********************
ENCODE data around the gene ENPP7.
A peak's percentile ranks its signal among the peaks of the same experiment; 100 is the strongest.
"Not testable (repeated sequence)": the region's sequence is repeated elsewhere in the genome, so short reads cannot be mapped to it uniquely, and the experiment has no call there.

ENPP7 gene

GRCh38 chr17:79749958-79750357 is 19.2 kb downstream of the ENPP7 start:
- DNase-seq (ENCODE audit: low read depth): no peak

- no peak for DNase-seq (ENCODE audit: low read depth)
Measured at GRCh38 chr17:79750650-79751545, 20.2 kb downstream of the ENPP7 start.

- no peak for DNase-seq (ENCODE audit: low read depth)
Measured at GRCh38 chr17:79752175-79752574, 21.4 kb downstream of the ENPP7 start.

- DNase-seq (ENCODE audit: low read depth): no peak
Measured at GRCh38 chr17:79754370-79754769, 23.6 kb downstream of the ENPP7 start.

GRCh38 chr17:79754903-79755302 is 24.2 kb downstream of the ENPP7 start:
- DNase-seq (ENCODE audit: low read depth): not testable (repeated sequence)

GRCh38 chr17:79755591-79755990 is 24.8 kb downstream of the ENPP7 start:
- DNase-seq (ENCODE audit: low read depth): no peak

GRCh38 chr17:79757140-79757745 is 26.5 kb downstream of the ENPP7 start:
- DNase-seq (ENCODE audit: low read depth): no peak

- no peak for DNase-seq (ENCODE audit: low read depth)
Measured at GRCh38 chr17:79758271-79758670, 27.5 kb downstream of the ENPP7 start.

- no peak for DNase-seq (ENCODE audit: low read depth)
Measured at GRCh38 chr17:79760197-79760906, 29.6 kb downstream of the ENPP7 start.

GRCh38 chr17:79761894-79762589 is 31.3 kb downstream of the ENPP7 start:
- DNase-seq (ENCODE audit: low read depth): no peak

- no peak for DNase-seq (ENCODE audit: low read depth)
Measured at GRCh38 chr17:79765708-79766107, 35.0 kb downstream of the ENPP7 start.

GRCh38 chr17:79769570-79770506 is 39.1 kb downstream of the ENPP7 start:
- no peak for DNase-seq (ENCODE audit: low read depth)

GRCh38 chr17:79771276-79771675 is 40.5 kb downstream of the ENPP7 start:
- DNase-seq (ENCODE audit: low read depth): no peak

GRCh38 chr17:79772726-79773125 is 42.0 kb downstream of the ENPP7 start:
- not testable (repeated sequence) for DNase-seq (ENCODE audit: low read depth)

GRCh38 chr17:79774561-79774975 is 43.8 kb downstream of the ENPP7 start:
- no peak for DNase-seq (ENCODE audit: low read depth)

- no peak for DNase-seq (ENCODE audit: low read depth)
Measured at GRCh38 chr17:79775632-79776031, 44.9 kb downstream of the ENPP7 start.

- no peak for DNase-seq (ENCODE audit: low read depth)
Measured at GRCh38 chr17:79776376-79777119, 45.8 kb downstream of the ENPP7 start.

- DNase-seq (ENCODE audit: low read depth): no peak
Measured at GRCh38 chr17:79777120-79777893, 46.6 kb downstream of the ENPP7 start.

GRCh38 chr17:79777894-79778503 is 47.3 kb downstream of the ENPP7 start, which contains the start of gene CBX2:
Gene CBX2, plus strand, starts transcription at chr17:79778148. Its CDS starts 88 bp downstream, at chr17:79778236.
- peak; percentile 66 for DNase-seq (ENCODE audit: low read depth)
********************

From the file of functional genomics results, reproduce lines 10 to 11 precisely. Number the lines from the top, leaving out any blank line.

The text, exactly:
Measured at GRCh38 chr17:79752175-79752574, 21.4 kb downstream of the ENPP7 start.

- DNase-seq (ENCODE audit: low read depth): no peak